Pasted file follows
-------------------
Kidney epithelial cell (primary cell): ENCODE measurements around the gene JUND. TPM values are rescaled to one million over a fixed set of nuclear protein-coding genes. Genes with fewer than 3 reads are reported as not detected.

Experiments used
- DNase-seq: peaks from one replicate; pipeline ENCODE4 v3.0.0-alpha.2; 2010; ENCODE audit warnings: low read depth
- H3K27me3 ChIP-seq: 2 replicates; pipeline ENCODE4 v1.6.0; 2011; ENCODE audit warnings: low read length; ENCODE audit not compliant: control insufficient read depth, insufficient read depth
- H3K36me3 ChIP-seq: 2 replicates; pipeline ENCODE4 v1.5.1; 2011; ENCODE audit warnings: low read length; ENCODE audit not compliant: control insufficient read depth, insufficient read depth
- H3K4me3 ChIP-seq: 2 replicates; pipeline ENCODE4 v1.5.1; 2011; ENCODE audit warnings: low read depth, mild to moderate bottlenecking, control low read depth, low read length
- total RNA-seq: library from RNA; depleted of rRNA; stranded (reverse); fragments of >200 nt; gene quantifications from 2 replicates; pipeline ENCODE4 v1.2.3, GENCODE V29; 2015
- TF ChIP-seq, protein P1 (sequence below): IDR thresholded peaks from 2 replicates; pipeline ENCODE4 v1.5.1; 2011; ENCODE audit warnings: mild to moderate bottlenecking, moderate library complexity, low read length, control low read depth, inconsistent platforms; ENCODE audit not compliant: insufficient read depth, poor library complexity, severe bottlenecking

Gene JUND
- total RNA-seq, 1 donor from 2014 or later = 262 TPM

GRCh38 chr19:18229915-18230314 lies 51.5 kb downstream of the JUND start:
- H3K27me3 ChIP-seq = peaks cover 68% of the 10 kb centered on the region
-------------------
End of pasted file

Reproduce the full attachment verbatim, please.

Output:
Kidney epithelial cell (primary cell): ENCODE measurements around the gene JUND. TPM values are rescaled to one million over a fixed set of nuclear protein-coding genes. Genes with fewer than 3 reads are reported as not detected.

Experiments used
- DNase-seq: peaks from one replicate; pipeline ENCODE4 v3.0.0-alpha.2; 2010; ENCODE audit warnings: low read depth
- H3K27me3 ChIP-seq: 2 replicates; pipeline ENCODE4 v1.6.0; 2011; ENCODE audit warnings: low read length; ENCODE audit not compliant: control insufficient read depth, insufficient read depth
- H3K36me3 ChIP-seq: 2 replicates; pipeline ENCODE4 v1.5.1; 2011; ENCODE audit warnings: low read length; ENCODE audit not compliant: control insufficient read depth, insufficient read depth
- H3K4me3 ChIP-seq: 2 replicates; pipeline ENCODE4 v1.5.1; 2011; ENCODE audit warnings: low read depth, mild to moderate bottlenecking, control low read depth, low read length
- total RNA-seq: library from RNA; depleted of rRNA; stranded (reverse); fragments of >200 nt; gene quantifications from 2 replicates; pipeline ENCODE4 v1.2.3, GENCODE V29; 2015
- TF ChIP-seq, protein P1 (sequence below): IDR thresholded peaks from 2 replicates; pipeline ENCODE4 v1.5.1; 2011; ENCODE audit warnings: mild to moderate bottlenecking, moderate library complexity, low read length, control low read depth, inconsistent platforms; ENCODE audit not compliant: insufficient read depth, poor library complexity, severe bottlenecking

Gene JUND
- total RNA-seq, 1 donor from 2014 or later = 262 TPM

GRCh38 chr19:18229915-18230314 lies 51.5 kb downstream of the JUND start:
- H3K27me3 ChIP-seq = peaks cover 68% of the 10 kb centered on the region